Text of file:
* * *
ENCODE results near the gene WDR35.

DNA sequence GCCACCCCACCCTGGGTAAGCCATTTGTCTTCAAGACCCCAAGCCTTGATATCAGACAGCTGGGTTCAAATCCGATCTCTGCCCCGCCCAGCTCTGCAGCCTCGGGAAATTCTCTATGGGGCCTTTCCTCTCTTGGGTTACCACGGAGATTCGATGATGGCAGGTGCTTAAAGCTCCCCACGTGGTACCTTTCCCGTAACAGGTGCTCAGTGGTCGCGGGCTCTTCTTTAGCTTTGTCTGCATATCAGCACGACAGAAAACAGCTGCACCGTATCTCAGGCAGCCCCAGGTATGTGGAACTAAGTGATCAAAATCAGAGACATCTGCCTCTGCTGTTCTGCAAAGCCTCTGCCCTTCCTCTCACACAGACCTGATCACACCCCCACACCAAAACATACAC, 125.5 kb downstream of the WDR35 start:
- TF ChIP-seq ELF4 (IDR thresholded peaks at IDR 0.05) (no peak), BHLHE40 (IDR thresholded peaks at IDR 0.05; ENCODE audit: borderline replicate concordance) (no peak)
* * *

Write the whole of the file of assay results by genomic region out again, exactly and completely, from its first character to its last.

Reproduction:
ENCODE results near the gene WDR35.

DNA sequence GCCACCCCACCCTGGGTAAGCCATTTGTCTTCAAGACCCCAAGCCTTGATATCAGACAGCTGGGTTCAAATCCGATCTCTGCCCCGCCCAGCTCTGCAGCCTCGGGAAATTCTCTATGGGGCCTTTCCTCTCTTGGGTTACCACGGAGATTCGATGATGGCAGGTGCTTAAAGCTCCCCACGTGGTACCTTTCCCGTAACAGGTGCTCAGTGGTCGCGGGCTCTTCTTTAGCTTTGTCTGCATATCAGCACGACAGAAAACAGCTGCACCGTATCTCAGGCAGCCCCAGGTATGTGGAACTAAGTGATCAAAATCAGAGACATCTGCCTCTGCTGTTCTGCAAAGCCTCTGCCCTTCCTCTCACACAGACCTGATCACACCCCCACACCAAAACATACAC, 125.5 kb downstream of the WDR35 start:
- TF ChIP-seq ELF4 (IDR thresholded peaks at IDR 0.05) (no peak), BHLHE40 (IDR thresholded peaks at IDR 0.05; ENCODE audit: borderline replicate concordance) (no peak)